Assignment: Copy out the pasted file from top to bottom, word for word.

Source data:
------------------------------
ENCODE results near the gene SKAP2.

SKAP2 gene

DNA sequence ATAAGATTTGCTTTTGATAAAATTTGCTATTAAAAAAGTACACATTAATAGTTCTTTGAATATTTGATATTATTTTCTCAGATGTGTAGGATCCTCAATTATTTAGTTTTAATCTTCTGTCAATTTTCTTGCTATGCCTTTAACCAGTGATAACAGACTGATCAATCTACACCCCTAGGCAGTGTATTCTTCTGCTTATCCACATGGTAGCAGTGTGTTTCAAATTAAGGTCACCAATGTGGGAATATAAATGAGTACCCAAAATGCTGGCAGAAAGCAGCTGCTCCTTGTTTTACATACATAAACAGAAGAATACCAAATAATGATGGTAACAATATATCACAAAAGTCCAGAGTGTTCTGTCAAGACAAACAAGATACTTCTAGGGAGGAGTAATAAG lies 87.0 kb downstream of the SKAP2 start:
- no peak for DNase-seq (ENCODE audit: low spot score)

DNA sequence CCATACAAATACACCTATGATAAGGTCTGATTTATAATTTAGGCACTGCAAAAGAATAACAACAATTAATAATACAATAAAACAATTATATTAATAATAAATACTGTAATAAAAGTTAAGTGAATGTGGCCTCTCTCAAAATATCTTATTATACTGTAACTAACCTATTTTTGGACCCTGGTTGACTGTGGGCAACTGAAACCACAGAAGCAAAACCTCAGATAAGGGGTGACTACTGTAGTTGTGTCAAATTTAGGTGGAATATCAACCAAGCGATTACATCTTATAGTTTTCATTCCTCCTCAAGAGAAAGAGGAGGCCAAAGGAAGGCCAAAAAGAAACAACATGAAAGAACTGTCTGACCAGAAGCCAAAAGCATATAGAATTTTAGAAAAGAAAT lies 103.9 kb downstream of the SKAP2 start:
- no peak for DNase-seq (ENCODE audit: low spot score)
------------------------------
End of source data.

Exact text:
ENCODE results near the gene SKAP2.

SKAP2 gene

DNA sequence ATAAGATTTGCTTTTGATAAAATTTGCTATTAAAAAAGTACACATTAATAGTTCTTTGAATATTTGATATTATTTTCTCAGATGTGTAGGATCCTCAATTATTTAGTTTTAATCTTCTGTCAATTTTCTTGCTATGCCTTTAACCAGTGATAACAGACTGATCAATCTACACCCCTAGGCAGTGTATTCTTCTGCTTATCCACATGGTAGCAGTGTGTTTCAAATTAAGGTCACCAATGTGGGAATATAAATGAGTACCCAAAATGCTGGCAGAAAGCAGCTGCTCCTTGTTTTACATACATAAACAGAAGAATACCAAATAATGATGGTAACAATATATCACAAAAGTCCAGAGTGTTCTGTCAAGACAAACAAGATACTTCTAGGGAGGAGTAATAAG lies 87.0 kb downstream of the SKAP2 start:
- no peak for DNase-seq (ENCODE audit: low spot score)

DNA sequence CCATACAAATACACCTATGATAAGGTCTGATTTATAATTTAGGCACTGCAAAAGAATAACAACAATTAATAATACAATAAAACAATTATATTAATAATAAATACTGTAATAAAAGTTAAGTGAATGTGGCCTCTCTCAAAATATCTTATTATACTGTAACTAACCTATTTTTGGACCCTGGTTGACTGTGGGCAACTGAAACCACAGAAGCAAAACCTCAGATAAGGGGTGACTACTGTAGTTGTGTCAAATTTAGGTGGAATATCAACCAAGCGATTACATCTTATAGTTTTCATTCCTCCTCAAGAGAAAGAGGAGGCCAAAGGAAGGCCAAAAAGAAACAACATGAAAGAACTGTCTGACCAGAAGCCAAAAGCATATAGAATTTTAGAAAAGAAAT lies 103.9 kb downstream of the SKAP2 start:
- no peak for DNase-seq (ENCODE audit: low spot score)